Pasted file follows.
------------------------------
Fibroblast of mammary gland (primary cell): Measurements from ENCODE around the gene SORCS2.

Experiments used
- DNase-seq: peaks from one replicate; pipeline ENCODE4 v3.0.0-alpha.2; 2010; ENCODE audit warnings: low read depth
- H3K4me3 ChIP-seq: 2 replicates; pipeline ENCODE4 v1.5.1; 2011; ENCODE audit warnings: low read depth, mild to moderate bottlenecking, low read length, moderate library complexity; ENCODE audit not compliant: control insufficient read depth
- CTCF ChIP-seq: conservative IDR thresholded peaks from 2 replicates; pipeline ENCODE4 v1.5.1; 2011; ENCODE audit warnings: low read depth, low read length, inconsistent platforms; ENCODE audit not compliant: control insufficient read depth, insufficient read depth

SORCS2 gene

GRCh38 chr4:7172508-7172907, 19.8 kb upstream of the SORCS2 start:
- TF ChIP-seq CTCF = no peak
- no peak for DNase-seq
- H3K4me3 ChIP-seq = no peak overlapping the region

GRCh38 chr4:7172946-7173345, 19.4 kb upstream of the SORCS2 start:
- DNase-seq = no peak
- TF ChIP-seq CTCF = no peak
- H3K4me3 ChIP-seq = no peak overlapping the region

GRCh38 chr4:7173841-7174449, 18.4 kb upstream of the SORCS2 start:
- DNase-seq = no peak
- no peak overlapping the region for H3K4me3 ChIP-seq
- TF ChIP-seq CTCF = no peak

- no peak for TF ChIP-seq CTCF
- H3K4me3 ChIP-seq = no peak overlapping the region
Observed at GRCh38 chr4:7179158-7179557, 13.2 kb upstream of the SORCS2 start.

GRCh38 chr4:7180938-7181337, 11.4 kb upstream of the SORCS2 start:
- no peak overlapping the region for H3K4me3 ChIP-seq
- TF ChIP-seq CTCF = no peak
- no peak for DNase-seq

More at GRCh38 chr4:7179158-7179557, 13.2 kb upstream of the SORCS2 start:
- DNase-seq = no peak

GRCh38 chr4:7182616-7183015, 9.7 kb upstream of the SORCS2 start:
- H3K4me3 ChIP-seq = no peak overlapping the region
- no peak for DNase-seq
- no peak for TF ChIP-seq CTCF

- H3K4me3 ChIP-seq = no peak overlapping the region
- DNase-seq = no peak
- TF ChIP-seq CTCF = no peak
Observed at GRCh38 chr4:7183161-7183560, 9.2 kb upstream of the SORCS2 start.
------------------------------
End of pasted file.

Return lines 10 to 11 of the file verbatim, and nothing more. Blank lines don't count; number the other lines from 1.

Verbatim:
- H3K4me3 ChIP-seq = no peak overlapping the region

GRCh38 chr4:7172946-7173345, 19.4 kb upstream of the SORCS2 start: